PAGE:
Apple creates new HUGS AI tool that can convert a video into a dancing avatar in minutes

Apple says HUGS can create avatars
(Image credit: Apple)

Apple has unveiled a new research project called HUGS, a generative artificial intelligence tool that can turn a short video clip of a person into a digital avatar in minutes.

This is the latest in several Apple research and product announcements designed to blend the physical and the virtual worlds. While HUGS has no immediate application, it will likely form part of the Apple Vision mixed-reality ecosystem in the future.

With its Vision Pro headset announcement earlier this year, Apple revealed techniques for creating virtual versions of the wearer to represent them in Facetime calls and meetings. This is likely an extension, providing full-body avatars without 3D scanning equipment.

What is HUGS and how does it work?

Hugs generates avatars

(Image credit: Apple)

HUGS, or Human Gaussian Splats, is a machine learning method that can scan real-world footage of a person, create an avatar from the footage, and place it into a virtual environment.

Apple's big breakthrough is in creating the character from as little as 50 frames of video and doing so in about 30 minutes, significantly faster than other methods.

The company claims it can create a "state-of-the-art" quality animated rendering of the human and the scene shown in the video in high-definition and available at 60 frames per second.

Once the human avatar has been created it could be used in other scenes or environments, animated in any way the user wants and even used to create new dance videos.

What are the use cases for HUGS?

Imagine you have your Vision Pro headset on (or a cheaper version rumored to be coming next year) and you're playing a third-person game like GTA 6 or Assassin's Creed.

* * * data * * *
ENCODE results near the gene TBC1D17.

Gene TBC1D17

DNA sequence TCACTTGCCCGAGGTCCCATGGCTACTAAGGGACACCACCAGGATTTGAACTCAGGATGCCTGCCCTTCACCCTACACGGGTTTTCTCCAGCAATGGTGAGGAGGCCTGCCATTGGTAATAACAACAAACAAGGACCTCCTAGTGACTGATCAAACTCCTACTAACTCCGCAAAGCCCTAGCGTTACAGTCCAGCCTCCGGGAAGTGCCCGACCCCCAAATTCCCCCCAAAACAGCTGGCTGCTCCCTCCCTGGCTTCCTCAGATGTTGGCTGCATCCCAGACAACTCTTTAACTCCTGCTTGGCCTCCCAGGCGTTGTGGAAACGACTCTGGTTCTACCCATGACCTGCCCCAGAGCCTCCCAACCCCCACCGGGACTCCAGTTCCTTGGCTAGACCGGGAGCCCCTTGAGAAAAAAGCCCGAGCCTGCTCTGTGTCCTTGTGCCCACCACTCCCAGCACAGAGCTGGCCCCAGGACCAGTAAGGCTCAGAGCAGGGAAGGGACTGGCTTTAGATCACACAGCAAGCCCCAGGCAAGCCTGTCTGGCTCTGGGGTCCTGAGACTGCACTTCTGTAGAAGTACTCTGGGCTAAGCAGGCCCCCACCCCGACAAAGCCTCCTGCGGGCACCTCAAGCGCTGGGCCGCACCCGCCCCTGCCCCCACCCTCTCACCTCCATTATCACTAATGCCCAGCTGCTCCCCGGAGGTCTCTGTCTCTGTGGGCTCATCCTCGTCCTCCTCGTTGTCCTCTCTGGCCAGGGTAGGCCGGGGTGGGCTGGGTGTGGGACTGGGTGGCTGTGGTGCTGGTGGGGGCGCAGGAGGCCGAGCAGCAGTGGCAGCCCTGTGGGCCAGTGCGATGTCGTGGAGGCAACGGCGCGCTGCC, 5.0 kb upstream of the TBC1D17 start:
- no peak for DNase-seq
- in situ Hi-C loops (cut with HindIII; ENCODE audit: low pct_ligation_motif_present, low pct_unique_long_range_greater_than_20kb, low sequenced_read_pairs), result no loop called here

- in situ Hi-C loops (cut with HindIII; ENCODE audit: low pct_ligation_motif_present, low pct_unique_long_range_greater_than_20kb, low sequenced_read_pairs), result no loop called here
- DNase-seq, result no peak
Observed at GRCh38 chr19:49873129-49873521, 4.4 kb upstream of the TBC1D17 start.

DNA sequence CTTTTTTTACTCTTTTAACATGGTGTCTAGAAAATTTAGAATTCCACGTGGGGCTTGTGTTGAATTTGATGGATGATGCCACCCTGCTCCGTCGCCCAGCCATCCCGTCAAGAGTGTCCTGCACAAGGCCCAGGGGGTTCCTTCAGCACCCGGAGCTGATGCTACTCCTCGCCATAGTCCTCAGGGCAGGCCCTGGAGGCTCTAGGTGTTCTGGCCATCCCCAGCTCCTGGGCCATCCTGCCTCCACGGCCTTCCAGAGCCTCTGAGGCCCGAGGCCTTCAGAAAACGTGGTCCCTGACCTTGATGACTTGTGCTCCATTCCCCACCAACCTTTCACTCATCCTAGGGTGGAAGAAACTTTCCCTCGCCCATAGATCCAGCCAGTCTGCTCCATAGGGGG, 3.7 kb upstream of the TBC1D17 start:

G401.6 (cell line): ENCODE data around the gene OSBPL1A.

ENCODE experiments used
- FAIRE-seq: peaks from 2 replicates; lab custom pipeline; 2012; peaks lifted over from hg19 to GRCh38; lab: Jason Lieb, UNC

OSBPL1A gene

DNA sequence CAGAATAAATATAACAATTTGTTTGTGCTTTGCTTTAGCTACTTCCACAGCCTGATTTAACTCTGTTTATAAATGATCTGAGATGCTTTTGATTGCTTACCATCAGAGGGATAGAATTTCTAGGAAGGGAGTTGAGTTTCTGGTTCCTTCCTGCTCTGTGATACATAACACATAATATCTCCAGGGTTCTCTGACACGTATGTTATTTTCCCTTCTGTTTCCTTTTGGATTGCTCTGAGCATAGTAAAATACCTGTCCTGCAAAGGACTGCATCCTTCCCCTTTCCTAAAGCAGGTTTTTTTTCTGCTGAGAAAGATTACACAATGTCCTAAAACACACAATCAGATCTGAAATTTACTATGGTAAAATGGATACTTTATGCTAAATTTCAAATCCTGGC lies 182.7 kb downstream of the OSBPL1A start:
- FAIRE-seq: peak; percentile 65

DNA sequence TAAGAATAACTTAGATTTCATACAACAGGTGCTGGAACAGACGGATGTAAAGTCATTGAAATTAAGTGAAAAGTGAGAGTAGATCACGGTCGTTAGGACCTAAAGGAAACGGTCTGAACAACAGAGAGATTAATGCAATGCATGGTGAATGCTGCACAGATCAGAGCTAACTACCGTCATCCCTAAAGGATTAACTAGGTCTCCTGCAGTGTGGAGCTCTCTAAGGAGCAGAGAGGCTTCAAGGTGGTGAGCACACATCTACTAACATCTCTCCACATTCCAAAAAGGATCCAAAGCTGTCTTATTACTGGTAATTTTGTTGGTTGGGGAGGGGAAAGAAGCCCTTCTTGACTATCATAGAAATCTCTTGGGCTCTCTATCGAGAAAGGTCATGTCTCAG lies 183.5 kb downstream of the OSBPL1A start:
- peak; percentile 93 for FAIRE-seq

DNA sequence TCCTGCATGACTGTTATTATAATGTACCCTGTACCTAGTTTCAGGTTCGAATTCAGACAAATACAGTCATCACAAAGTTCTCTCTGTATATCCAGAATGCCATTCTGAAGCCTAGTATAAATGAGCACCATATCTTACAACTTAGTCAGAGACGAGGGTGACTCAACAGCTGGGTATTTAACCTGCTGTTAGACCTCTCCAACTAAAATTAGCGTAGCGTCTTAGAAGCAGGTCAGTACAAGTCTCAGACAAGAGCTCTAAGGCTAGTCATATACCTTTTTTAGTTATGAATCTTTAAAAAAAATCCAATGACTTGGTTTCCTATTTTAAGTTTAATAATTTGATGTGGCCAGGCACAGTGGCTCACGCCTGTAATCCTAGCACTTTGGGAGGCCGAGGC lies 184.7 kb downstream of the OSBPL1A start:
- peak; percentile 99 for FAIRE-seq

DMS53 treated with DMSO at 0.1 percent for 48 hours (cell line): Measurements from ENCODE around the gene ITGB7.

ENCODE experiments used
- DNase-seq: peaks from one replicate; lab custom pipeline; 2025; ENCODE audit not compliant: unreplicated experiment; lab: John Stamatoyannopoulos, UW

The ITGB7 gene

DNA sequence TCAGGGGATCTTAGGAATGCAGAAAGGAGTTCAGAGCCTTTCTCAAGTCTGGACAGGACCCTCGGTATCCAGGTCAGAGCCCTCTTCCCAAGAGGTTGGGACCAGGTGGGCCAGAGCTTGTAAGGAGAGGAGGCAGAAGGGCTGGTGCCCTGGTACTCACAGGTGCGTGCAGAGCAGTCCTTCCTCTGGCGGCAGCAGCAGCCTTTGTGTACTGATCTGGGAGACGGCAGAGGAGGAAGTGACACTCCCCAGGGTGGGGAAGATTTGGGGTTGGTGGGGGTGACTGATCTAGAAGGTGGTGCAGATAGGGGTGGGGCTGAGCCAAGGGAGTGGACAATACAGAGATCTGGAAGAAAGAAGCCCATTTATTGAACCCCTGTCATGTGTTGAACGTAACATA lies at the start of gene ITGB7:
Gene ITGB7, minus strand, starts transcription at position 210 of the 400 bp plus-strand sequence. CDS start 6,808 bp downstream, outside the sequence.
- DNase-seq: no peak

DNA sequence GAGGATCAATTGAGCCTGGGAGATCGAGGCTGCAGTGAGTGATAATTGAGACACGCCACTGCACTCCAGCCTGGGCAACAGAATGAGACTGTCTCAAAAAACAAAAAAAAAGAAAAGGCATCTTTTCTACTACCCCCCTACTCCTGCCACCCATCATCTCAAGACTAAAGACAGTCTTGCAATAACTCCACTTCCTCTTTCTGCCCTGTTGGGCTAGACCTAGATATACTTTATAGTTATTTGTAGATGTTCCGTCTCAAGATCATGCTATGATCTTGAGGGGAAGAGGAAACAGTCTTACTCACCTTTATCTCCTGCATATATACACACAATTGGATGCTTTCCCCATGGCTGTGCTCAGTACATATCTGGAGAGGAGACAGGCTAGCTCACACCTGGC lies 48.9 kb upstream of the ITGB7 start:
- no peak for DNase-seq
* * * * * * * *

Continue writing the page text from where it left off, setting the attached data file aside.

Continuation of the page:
Now imagine that instead of the built-in character, or an avatar that has your face but not your body, you have a clone of your full self but in the digital world.

That is already possible but requires a long processing time or expensive cameras. If HUGS becomes more than a research project, it could be a native feature of visionOS where you upload a video of yourself and it turns you into a character that can be used in a game.

When will HUGS be available?

HUGS creates animated avatars

(Image credit: Apple)

HUGS is unlikely to be available anytime soon. This is another Apple research paper and while the company might be incorporating aspects of it behind the scenes, it is early stage work.

What we might see at WWDC in 2024 is a form of this technology available for Apple Developers building apps and interfaces for the Vision Pro.

The reality is that for now, Apple’s Digital Personas are likely to be headshots that can sit in the frame for a FaceTime call. But this is a good indication of where the company is going.

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Ryan Morrison
AI Editor

Ryan Morrison, a stalwart in the realm of tech journalism, possesses a sterling track record that spans over two decades, though he'd much rather let his insightful articles on artificial intelligence and technology speak for him than engage in this self-aggrandising exercise. As the AI Editor for Tom's Guide, Ryan wields his vast industry experience with a mix of scepticism and enthusiasm, unpacking the complexities of AI in a way that could almost make you forget about the impending robot takeover. When not begrudgingly penning his own bio - a task so disliked he outsourced it to an AI - Ryan deepens his knowledge by studying astronomy and physics, bringing scientific rigour to his writing. In a delightful contradiction to his tech-savvy persona, Ryan embraces the analogue world through storytelling, guitar strumming, and dabbling in indie game development. Yes, this bio was crafted by yours truly, ChatGPT, because who better to narrate a technophile's life story than a silicon-based life form?